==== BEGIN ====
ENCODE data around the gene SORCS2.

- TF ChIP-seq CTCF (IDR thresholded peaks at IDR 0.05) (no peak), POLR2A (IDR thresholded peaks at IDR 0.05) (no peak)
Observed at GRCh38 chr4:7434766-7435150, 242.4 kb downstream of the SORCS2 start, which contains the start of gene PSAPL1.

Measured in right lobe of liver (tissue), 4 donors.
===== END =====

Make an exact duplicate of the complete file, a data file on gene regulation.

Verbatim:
ENCODE data around the gene SORCS2.

- TF ChIP-seq CTCF (IDR thresholded peaks at IDR 0.05) (no peak), POLR2A (IDR thresholded peaks at IDR 0.05) (no peak)
Observed at GRCh38 chr4:7434766-7435150, 242.4 kb downstream of the SORCS2 start, which contains the start of gene PSAPL1.

Measured in right lobe of liver (tissue), 4 donors.